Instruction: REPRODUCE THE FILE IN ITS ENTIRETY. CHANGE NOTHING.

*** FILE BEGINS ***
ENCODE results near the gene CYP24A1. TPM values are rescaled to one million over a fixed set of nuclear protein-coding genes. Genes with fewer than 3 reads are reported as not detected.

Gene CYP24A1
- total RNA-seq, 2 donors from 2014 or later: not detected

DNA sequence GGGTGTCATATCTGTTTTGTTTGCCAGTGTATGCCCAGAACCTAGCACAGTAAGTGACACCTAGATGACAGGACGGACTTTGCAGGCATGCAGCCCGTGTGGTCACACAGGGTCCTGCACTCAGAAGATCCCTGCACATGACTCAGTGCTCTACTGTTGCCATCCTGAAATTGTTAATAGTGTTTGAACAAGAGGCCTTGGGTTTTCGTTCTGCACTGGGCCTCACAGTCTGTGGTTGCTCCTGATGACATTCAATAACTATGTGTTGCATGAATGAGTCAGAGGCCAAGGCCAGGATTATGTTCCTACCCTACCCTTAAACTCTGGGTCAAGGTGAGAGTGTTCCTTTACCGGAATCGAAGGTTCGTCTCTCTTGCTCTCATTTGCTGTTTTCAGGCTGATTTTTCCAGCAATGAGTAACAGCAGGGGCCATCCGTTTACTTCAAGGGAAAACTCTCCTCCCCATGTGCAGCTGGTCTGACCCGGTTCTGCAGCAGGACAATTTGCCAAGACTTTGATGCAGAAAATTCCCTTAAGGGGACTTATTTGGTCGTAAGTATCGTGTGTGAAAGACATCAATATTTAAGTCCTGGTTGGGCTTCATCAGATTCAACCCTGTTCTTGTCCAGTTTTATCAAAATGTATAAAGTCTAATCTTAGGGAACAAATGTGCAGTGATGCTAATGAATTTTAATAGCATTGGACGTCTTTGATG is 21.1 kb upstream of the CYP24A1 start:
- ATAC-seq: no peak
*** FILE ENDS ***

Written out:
ENCODE results near the gene CYP24A1. TPM values are rescaled to one million over a fixed set of nuclear protein-coding genes. Genes with fewer than 3 reads are reported as not detected.

Gene CYP24A1
- total RNA-seq, 2 donors from 2014 or later: not detected

DNA sequence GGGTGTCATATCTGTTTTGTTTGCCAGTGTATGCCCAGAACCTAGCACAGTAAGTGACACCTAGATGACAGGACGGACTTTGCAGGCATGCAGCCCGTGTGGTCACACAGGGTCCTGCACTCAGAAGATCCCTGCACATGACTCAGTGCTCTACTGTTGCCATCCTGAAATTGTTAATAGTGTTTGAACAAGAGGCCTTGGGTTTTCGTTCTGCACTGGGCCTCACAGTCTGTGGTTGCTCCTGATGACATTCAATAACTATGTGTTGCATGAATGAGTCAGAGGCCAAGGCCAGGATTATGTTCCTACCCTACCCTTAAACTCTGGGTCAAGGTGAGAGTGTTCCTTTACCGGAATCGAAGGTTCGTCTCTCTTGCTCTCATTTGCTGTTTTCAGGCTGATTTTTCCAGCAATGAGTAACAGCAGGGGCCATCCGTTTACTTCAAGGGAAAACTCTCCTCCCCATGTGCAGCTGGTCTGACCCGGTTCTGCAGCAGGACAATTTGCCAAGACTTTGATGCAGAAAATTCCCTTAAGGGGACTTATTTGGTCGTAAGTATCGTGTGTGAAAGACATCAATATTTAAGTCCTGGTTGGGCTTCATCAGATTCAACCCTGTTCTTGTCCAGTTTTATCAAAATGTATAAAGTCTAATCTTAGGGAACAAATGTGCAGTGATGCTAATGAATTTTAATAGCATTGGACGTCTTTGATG is 21.1 kb upstream of the CYP24A1 start:
- ATAC-seq: no peak